Contact California Child Protective Services and complain about the parents’ medical abuse based on their failure to protect the child’s constitutionally protected health rights. CPS will do a visit, and if that doesn’t work, a proceeding against the parents for violating their child’s state constitution rights to “appropriate medical care,” and forcing them to act in the best interests of their child would be initiated.

Eventually the case will land in the California Supreme Court, but if the issue is framed as a child’s right to necessary medical treatment vs. the parents’ right to withhold such treatment, the VC community won’t like the result.

But that decision won’t be for years, In the interim, there will be some high-profile CPS cases filed, and that surely will have a chilling effect and impact the decisionmaking of parents.

This is all hypothetical, except it isn’t. It’s obviously happening right now. Opposing SB 18 is a good place to begin. Better still, use this bill as a vehicle to reopen the public debate about vaccine safety, efficacy and herd immunity.

My view is that the VC community will never achieve anything by asserting what is viewed as a constitutional right of the few to infect or put at risk the many. Instead, focus on the science, or lack thereof.

Rick Jaffe, Esq.
rickjaffeesquire@gmail.com

Cali. Medical Board makes it official: Docs who write non- standard-of-care medical exemptions will be prosecuted, (but maybe not)

Cali. Medical Board makes it official: Docs who write non- standard-of-care medical exemptions will be prosecuted, (but maybe not)

vaccineimage
The elimination of the PBE (personal belief exemption) via SB 277 has put a lot of pressure on vaccine concerned California pediatricians to write medical exemptions for the children of vaccine concerned parents. The recently dismissed San Diego federal anti-SB 277 lawsuit showed that at least one school board is collecting information about the docs who write these medical exemptions and will forward the information to the medical board for prosecution.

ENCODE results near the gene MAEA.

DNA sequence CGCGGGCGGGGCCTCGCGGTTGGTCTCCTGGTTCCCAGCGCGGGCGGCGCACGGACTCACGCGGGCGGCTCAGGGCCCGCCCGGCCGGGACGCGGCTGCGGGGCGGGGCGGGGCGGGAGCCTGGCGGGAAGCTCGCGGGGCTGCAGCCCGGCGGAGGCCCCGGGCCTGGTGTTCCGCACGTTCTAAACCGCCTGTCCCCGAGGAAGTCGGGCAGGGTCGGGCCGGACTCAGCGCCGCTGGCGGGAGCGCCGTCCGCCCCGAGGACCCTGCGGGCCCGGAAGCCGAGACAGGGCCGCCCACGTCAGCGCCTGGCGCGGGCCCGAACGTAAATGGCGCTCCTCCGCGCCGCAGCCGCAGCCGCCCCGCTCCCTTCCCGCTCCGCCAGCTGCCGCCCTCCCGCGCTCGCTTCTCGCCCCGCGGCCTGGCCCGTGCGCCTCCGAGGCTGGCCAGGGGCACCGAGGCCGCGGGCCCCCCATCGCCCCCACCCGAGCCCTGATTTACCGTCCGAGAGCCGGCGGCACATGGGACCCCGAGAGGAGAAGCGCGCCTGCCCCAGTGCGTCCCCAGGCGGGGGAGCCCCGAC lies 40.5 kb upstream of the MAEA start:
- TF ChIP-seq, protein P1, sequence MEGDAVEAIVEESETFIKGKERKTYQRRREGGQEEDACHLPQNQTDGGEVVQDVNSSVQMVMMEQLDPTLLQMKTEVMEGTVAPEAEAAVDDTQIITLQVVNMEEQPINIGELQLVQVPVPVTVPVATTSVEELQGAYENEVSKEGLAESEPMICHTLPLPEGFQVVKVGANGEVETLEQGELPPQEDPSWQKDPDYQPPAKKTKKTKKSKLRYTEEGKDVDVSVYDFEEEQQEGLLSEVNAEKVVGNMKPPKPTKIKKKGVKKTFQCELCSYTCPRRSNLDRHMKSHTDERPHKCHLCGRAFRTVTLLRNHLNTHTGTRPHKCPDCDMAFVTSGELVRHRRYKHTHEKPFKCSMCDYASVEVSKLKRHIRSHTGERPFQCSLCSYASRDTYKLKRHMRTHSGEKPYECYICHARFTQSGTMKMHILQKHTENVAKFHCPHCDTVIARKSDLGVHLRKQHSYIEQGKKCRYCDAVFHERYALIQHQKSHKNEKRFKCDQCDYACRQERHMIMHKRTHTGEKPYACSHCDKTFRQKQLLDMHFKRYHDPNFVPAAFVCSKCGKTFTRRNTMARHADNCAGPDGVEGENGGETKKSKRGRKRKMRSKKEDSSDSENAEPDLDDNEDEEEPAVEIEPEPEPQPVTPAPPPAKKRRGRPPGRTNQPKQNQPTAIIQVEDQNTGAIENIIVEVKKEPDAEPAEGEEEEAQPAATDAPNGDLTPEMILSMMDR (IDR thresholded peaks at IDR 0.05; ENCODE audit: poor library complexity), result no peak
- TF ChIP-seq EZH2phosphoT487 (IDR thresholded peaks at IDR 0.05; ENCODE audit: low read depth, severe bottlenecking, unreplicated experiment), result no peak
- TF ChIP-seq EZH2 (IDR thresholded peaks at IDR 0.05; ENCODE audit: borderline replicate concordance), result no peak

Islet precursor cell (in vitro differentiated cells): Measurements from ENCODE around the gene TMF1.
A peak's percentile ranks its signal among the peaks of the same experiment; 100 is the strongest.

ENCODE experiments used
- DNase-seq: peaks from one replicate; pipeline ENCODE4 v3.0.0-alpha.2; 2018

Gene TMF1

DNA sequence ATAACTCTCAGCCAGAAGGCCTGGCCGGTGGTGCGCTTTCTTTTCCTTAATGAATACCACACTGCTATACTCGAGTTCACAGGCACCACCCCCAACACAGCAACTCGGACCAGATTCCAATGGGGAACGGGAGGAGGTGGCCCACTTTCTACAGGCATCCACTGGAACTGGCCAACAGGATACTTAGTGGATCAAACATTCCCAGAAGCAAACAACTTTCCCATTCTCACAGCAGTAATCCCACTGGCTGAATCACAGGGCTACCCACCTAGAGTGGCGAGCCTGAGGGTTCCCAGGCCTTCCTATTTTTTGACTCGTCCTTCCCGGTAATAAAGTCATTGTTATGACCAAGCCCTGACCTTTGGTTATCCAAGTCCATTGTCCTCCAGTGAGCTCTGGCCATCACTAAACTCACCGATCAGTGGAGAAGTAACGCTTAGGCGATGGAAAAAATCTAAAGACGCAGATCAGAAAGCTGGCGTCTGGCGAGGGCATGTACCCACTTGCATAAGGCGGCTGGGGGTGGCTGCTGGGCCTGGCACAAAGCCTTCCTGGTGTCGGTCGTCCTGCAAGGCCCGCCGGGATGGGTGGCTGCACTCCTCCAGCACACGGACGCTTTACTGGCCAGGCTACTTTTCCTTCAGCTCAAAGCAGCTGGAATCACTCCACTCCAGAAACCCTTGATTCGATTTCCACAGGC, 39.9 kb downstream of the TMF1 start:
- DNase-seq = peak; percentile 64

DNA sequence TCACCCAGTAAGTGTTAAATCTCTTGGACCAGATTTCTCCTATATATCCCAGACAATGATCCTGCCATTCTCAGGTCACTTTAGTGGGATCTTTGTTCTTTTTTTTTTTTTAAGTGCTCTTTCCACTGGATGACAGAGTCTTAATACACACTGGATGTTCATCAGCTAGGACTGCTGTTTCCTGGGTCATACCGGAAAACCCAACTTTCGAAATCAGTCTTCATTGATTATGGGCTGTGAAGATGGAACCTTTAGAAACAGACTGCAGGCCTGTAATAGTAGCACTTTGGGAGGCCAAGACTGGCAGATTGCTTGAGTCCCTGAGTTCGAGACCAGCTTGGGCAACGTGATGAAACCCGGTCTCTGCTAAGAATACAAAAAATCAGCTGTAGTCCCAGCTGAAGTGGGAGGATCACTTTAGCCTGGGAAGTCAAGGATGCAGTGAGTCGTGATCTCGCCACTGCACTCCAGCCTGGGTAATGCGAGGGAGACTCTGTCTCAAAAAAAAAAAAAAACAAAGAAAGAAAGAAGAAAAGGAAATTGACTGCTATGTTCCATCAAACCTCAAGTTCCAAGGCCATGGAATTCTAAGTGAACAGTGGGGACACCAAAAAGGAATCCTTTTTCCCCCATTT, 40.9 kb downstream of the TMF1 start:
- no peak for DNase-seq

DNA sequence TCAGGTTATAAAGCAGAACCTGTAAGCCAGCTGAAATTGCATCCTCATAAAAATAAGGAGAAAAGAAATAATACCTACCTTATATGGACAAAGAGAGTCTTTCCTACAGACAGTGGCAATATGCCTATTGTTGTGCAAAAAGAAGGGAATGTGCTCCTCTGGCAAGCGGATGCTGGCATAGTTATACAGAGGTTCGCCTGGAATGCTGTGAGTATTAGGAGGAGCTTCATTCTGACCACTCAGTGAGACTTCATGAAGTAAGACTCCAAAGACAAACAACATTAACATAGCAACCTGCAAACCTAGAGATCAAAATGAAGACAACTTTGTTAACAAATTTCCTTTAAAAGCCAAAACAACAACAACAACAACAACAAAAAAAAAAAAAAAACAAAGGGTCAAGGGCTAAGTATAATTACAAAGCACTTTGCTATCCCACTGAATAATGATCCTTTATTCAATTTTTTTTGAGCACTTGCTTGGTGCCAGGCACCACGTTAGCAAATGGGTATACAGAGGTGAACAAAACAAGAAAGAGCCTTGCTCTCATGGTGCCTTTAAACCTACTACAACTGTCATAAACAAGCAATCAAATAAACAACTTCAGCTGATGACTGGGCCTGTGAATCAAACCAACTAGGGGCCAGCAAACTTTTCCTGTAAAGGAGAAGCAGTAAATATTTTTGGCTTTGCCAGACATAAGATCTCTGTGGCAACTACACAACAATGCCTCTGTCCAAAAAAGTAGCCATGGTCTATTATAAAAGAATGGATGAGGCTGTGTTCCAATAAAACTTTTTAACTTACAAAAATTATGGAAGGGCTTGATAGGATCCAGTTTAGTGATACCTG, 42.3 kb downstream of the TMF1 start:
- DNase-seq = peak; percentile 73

Based on some non-binding legislative history, and some personal discussions with legislators, the vaccine concerned community was hoping that the medical board could not or would not assert jurisdiction over docs who write these exemptions. That seemed completely unrealistic to me based on my experience dealing with medical boards. These guys just don’t give up jurisdiction on their licensees’ conduct.

In case you had any doubts, the board has made it official in its recent executive summary. Here is its position which couldn’t be clearer:
“The passage of two legislative bills increased the Board’s authority to investigate allegations of misconduct. * * *
In addition, SB 277 (Pan and Allen, Chapter 35) effective January 1, 2016, deleted the personal belief exemption from the existing immunization requirements. The Board will investigate any complaints in which a physician may not be following the standard of care in these two new areas.”
(From page 6: http://www.mbc.ca.gov/Publications/Annual_Reports/annual_report_2015-2016.pdf)

So there you have it. It’s basically open season on docs who write full vaccine exemptions, because according the pediatrician groups and the CDC, there are almost no medically justifiable reasons to excuse a child from all childhood vaccinations.

So what can be done about it? In the very short term, nothing really. Many pediatricians will probably be wary of writing medical exemptions.